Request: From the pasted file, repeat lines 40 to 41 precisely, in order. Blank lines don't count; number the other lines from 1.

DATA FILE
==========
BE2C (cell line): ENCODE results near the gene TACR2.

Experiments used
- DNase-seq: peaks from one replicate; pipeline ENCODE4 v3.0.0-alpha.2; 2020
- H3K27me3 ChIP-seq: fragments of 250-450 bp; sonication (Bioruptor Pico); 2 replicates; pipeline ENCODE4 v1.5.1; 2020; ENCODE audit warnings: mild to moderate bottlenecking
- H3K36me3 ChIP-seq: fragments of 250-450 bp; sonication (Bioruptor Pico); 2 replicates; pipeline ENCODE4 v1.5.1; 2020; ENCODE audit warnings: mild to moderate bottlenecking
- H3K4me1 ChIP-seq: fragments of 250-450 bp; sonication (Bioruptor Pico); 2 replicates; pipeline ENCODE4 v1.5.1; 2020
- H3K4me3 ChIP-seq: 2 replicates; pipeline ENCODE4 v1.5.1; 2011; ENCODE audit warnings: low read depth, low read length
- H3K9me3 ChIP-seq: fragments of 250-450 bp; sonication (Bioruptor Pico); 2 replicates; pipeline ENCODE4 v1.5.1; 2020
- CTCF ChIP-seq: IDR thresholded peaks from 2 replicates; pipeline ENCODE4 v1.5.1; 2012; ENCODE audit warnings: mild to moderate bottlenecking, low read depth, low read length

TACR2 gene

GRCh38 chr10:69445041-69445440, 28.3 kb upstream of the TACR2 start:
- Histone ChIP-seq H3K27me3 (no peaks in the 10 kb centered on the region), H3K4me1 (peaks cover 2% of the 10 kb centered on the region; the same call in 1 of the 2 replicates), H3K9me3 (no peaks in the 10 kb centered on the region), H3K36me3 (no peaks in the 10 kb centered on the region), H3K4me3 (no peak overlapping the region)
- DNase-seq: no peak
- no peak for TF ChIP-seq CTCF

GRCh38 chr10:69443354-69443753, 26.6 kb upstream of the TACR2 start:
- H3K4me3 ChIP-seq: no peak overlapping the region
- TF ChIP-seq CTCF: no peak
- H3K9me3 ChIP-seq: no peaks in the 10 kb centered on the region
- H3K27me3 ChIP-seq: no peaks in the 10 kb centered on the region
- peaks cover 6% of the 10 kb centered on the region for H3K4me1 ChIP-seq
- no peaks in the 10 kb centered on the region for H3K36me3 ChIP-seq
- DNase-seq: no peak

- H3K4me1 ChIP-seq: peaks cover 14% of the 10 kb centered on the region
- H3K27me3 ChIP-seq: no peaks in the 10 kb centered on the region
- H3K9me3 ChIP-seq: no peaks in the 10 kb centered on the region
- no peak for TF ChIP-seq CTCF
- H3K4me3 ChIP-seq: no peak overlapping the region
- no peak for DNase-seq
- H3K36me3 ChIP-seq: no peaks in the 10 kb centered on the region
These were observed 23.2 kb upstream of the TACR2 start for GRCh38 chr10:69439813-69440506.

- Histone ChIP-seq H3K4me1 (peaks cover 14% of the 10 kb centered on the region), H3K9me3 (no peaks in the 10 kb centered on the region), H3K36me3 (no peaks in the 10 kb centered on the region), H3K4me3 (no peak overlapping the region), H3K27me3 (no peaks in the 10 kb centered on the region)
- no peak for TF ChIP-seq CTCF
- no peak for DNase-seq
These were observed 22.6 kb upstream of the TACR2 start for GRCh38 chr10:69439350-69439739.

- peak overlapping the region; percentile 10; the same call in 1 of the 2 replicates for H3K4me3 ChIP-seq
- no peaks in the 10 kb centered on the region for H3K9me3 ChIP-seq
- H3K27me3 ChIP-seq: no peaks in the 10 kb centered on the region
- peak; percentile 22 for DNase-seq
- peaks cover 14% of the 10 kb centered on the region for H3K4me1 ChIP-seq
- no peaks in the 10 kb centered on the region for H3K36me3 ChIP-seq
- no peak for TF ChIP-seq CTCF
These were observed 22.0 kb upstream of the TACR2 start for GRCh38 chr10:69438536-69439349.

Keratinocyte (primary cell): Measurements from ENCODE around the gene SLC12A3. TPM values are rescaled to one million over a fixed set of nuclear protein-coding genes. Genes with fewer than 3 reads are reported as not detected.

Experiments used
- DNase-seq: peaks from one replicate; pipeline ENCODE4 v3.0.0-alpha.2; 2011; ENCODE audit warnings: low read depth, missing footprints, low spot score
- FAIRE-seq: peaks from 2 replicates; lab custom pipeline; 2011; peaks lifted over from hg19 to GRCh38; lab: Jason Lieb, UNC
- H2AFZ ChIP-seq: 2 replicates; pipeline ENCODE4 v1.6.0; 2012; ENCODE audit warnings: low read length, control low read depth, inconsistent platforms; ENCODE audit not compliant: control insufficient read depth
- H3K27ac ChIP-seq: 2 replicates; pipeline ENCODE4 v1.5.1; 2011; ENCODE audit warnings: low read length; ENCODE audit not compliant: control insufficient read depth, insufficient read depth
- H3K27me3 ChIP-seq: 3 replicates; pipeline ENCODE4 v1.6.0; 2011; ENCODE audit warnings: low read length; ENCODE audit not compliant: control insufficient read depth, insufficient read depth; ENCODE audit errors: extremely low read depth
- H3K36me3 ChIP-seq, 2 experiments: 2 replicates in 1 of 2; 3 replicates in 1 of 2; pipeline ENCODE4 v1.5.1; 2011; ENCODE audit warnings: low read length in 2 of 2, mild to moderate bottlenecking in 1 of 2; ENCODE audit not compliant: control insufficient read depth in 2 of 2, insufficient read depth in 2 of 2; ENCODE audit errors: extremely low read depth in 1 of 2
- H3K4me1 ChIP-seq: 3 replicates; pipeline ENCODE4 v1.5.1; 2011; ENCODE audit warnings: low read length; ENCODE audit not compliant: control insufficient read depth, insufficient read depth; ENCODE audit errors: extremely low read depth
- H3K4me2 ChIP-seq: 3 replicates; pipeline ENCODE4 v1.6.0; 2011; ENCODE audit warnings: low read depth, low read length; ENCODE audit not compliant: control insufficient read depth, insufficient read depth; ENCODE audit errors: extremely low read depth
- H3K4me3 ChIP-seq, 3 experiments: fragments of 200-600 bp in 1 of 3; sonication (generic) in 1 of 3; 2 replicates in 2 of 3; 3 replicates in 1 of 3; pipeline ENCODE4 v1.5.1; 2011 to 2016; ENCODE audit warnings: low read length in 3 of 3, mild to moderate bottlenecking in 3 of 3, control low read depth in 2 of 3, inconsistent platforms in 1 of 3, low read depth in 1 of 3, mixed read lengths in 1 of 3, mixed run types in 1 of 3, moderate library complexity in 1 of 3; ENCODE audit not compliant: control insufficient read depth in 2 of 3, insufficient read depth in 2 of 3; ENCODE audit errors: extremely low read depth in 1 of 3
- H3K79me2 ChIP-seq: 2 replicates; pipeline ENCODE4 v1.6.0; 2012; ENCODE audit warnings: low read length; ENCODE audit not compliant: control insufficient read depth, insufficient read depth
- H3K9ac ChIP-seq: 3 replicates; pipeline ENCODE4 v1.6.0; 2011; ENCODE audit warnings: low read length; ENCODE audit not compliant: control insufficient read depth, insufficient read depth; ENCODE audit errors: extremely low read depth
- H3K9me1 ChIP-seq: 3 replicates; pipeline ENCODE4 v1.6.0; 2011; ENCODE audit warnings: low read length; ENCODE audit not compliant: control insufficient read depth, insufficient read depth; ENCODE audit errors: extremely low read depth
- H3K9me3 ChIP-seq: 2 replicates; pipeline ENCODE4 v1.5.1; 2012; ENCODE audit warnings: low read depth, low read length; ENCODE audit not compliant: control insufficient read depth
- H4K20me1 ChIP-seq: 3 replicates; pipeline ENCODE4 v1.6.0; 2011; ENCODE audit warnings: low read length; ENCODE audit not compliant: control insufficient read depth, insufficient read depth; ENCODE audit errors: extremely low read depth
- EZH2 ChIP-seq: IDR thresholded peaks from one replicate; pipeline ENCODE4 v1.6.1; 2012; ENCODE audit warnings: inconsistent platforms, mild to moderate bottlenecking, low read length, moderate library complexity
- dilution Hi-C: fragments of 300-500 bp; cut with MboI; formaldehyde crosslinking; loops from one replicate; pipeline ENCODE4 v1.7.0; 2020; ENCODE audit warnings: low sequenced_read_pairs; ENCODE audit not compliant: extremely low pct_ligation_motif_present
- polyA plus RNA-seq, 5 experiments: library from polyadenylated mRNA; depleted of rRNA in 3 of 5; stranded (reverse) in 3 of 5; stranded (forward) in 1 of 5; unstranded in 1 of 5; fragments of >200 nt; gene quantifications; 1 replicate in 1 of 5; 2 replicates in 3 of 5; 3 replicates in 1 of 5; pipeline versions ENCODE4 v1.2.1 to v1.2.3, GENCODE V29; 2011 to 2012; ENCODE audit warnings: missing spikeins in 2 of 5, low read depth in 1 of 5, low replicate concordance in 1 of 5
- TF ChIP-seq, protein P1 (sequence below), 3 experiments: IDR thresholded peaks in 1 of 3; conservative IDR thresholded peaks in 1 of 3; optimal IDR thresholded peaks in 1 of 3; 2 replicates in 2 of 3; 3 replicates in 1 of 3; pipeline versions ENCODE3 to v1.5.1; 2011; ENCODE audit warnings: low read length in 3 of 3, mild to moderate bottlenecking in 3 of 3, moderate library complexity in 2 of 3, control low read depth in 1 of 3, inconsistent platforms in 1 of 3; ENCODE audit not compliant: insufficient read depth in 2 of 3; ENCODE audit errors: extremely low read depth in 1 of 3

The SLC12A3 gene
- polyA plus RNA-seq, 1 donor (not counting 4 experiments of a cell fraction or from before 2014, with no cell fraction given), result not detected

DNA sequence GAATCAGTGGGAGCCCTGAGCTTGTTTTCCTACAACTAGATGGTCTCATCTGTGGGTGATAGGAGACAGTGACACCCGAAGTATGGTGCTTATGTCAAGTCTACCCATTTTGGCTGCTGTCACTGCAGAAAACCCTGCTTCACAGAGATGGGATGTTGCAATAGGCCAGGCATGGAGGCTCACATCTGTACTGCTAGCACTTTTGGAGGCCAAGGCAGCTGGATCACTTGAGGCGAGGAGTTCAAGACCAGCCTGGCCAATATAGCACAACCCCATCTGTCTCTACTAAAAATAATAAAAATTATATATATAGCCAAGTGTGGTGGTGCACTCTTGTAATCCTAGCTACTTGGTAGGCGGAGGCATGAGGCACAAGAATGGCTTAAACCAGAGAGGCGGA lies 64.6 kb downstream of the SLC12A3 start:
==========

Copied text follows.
- no peaks in the 10 kb centered on the region for H3K36me3 ChIP-seq
- no peak for TF ChIP-seq CTCF